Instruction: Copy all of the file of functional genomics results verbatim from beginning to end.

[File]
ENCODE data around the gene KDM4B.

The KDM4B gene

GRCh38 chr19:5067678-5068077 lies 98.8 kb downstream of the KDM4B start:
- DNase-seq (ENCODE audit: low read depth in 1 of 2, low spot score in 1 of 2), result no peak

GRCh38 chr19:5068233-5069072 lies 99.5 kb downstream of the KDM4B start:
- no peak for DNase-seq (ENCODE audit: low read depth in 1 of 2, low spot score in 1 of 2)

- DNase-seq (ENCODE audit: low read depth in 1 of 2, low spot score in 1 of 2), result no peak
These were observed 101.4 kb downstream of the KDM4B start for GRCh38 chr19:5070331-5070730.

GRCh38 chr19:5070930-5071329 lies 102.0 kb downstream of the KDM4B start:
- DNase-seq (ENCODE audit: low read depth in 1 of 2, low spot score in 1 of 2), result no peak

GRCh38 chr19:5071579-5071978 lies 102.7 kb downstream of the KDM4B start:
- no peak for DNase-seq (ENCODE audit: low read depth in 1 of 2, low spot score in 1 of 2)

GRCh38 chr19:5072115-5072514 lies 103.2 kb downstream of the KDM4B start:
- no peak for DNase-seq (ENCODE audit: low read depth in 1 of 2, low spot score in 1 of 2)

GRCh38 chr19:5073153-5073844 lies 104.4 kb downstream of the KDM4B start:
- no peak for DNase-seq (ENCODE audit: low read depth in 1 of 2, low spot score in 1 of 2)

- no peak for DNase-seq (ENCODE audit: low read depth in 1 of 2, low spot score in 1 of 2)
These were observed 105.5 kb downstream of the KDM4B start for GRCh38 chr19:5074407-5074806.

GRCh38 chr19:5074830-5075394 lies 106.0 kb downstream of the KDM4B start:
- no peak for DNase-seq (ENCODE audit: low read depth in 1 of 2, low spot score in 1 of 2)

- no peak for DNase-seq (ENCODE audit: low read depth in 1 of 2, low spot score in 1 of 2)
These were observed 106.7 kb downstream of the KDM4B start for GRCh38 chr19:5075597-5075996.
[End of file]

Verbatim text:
ENCODE data around the gene KDM4B.

The KDM4B gene

GRCh38 chr19:5067678-5068077 lies 98.8 kb downstream of the KDM4B start:
- DNase-seq (ENCODE audit: low read depth in 1 of 2, low spot score in 1 of 2), result no peak

GRCh38 chr19:5068233-5069072 lies 99.5 kb downstream of the KDM4B start:
- no peak for DNase-seq (ENCODE audit: low read depth in 1 of 2, low spot score in 1 of 2)

- DNase-seq (ENCODE audit: low read depth in 1 of 2, low spot score in 1 of 2), result no peak
These were observed 101.4 kb downstream of the KDM4B start for GRCh38 chr19:5070331-5070730.

GRCh38 chr19:5070930-5071329 lies 102.0 kb downstream of the KDM4B start:
- DNase-seq (ENCODE audit: low read depth in 1 of 2, low spot score in 1 of 2), result no peak

GRCh38 chr19:5071579-5071978 lies 102.7 kb downstream of the KDM4B start:
- no peak for DNase-seq (ENCODE audit: low read depth in 1 of 2, low spot score in 1 of 2)

GRCh38 chr19:5072115-5072514 lies 103.2 kb downstream of the KDM4B start:
- no peak for DNase-seq (ENCODE audit: low read depth in 1 of 2, low spot score in 1 of 2)

GRCh38 chr19:5073153-5073844 lies 104.4 kb downstream of the KDM4B start:
- no peak for DNase-seq (ENCODE audit: low read depth in 1 of 2, low spot score in 1 of 2)

- no peak for DNase-seq (ENCODE audit: low read depth in 1 of 2, low spot score in 1 of 2)
These were observed 105.5 kb downstream of the KDM4B start for GRCh38 chr19:5074407-5074806.

GRCh38 chr19:5074830-5075394 lies 106.0 kb downstream of the KDM4B start:
- no peak for DNase-seq (ENCODE audit: low read depth in 1 of 2, low spot score in 1 of 2)

- no peak for DNase-seq (ENCODE audit: low read depth in 1 of 2, low spot score in 1 of 2)
These were observed 106.7 kb downstream of the KDM4B start for GRCh38 chr19:5075597-5075996.